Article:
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Video WIP: Muromachi-Inspired Aikuchi Tanto, Full Urushi Koshirae


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I don't often have enough footage to follow right on through, but this project gets close...there are a couple of exceptions, the main one being the blade forging which is actually footage of the sister blade, forged around the same time from the other half of the same spring, to a similar kata...others will be noted as i go...enjoy 100 some hours in 22 minutes ^__^

This style of koshirae is a first for me. Though there are examples of several variations right up through Edo and beyond, the lines on this one are inspired by a muromachi piece, the clean, austere "boldness with restraint" makes me think of a gentleman's tanto. Normally I would want to add a very slight bit of embellishment on the saya, but because of its next stop I left it unadorned for now.

The blade is forged from a reclaimed horse-drawn carriage spring made from century-old shear steel. Materials for the koshirae include copper bus bar for the habaki, driftwood Nootka Cypress with natural urushi lacquer finish for the tsuka and saya, reclaimed Congolese silver jewelery for the mekugi pin, and local Oceanspray ironwood for the ki-fuchi, koiguchi, and kurikata accents.


going from here:
aikuchi-tanto-kuro-urushi-koshirae-000.j

to here:
aikuchi-tanto-kuro-urushi-koshirae-120.j


 
Charcoal Making
(may or may not be the actual charcoal used for this blade)
 


 
Forging the Blade
(the sister blade, forged just before this one, from the other half of the same shear steel leaf spring, full 28min. version is here:

)
 


 
Yaki-ire
(this is a montage of several blades, possibly including this one)
 


 
Blade Overview
(this is another montage, but starts with the sister blade--same spring, and shows more of the stages involved after forging)
 


 
Koshirae
(the real deal, starting from driftwood)
 


 
Urushi
(the real deal, with several repetitive stages omitted...apologies for the low lighting in some of the shots)
 



The full photo essay with far more detail and info is here:
islandblacksmith.ca/process/making-aikuchi-tanto-kuro-urushi-koshirae



...i don't have blade photos without reflection yet, "kimono fold" double mizukage, suguha hamon with small turnback, lots of blistery shear steel hada...(shown with tsunagi and ki-habaki)
aikuchi-tanto-kuro-urushi-koshirae-112.j



aikuchi-tanto-kuro-urushi-koshirae-133.j Edited by DaveJ
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thanks, all!...a little closer up, this is a heavy vinegar and hot water etch, something i don't normally do, but for this project, the blade is all about contrasting the "blistery" texture of this old handmade steel with the smooth urushi surface...at some point i will try to document the hamon without all the reflections...see the photo i added to the original post for the view of the boshi and "monouchi" part of the hamon...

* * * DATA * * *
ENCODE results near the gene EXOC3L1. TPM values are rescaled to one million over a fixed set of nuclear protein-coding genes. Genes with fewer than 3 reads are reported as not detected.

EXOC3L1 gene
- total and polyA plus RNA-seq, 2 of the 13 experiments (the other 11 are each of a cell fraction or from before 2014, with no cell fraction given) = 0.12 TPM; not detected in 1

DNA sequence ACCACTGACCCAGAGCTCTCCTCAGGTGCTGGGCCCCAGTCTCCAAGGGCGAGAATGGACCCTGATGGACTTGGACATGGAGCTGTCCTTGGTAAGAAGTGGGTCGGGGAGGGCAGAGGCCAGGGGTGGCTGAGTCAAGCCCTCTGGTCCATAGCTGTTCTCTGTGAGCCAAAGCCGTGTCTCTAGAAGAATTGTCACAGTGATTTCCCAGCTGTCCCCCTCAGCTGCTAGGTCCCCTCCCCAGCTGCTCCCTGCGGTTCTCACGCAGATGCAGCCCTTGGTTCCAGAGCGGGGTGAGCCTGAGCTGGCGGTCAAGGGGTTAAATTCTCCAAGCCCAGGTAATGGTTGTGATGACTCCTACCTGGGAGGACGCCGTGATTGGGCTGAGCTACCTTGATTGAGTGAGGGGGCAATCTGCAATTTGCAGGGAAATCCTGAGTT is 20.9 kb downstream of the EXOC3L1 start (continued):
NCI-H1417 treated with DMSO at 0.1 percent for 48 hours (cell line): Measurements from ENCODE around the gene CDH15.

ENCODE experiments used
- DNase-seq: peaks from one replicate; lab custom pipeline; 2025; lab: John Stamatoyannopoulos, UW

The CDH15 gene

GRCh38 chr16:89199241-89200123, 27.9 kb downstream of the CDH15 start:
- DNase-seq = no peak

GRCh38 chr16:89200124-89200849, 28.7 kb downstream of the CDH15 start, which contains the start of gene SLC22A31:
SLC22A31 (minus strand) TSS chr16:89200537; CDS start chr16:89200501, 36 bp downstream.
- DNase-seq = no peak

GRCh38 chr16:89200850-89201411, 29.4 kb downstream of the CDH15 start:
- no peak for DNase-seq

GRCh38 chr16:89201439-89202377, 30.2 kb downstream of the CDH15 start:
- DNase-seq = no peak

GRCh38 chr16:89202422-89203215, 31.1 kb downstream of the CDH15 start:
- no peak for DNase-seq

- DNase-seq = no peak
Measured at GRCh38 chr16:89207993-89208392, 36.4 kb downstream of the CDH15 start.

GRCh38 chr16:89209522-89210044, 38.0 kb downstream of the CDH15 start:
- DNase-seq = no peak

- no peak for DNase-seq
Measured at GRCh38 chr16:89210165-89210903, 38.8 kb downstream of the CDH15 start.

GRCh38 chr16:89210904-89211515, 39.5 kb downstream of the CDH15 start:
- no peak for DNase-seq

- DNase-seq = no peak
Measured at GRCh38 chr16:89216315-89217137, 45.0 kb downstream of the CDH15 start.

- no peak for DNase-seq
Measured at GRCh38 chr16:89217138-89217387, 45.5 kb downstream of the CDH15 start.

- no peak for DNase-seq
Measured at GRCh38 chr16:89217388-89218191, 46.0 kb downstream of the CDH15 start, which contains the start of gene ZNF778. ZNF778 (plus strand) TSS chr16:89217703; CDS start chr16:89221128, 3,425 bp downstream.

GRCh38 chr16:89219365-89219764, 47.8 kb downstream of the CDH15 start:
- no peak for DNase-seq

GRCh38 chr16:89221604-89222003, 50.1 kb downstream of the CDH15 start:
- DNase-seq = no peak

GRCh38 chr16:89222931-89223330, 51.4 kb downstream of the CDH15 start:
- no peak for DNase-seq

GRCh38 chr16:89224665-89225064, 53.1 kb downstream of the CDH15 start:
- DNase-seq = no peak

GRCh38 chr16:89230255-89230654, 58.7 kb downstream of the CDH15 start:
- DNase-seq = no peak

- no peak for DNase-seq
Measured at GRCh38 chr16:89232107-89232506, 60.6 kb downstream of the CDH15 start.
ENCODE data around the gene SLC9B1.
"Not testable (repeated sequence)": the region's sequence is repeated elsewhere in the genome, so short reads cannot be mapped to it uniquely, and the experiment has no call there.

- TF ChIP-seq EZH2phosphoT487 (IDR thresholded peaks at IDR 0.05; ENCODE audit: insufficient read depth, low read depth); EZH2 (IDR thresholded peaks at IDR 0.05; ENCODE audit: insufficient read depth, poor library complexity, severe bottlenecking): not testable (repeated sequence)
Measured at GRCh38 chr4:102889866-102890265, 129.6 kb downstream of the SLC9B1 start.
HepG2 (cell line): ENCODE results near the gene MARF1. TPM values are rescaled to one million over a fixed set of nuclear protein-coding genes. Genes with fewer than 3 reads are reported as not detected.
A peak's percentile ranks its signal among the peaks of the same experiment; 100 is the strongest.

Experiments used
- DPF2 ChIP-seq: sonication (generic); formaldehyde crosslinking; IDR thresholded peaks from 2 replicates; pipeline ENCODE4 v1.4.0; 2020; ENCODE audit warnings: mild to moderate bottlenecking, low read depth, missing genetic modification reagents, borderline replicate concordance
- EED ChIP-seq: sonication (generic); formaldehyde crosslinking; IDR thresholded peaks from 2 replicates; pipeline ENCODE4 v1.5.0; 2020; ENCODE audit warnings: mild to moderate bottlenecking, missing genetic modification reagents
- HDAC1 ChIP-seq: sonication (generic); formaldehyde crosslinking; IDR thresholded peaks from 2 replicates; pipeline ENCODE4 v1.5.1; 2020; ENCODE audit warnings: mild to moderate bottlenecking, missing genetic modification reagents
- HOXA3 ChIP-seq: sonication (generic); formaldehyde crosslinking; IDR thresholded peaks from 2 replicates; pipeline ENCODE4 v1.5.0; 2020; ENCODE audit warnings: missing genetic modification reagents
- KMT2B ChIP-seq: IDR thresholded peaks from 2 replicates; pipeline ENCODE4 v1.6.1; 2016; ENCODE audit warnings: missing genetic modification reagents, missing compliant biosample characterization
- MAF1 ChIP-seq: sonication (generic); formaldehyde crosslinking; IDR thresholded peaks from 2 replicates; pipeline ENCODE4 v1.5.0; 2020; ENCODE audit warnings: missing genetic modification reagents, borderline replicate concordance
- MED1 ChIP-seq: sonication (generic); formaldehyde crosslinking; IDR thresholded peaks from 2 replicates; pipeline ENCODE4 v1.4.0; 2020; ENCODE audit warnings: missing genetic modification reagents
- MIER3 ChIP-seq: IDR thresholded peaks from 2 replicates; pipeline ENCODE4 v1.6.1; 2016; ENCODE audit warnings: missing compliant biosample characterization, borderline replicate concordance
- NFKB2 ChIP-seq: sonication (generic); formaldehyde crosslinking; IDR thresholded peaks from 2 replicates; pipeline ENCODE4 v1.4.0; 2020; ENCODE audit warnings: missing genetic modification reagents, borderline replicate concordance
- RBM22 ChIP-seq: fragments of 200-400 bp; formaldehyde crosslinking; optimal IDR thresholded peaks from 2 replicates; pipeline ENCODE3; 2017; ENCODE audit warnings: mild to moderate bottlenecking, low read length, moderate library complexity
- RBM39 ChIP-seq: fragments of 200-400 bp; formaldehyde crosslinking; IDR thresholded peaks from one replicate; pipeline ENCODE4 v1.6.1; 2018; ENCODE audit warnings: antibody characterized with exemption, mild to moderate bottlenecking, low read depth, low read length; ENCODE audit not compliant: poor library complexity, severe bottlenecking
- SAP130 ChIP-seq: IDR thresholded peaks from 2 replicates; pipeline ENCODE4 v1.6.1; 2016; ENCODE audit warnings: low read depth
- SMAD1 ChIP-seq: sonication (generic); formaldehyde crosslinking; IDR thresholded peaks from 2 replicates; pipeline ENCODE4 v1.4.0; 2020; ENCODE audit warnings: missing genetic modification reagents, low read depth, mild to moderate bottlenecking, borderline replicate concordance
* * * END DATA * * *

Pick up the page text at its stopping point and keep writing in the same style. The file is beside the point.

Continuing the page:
aikuchi-tanto-kuro-urushi-koshirae-114.j

 

one at a more reasonable distance:

aikuchi-tanto-kuro-urushi-koshirae-144.j

 

...and for you wood connoisseurs, sitting on a piece of mukwa aka lunda aka mukula wood.

Edited by DaveJ
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Superb! A pleasure to see your work again, and the art behind its creation. Thanks for taking the time to document everything, it is, to say the least, very enjoyable to watch.

 

John

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Thank´s for the blade pictures.

It could be interesting to see the blade in a classic Japanese Style Polish.......but anyway nice work.

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Hmm, we're getting used to these first rate productions......

Really lovely, subtle shaping on the koshirae Dave, and wonderful lacquer work.

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thank you, all! sorry, i inadvertently stripped out the video code yesterday when i added the blade photo...fixed now.

 

aikuchi-tanto-kuro-urushi-koshirae-143b.

 

honto ni arigatou, kelso~san, mada mada desu...more to come!

Edited by DaveJ
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  • 3 months later...

...and a follow-up, this is the mounted sister blade (the one forged in the video above...has an even more intense and crusty hada) the texture in the urushi lacquer finish comes from the crushed iron oxide left in reacted/used up kairo (japanese hand warmer packets)...the urushi reacts with the iron oxide to turn it from red-brown to black islandblacksmith.ca/2015/03/kuromatsu-aikuchi-tanto/

 

"One of the elements of traditional Japanese aesthetics includes the appreciation for the natural process of wear and decay. Historically, this led to the creation of new items that appeared to be aged or rugged and had elements of imperfection and asymmetry, hearkening back to ages past and honouring materials and objects that bear the marks of longevity."

 

 

tanto-3-39.jpg

 

tanto-3-60.jpg

 

tanto-3-64.jpg

 

tanto-3-65.jpg

 

tanto-3-73.jpg

 

Kuromatsu Tanto with hand carved Sapele stand.

 

_____

 

update: reshoot with a couple new angles...

 

tanto-3-70.jpg

 

tanto-3-71.jpg

Edited by DaveJ
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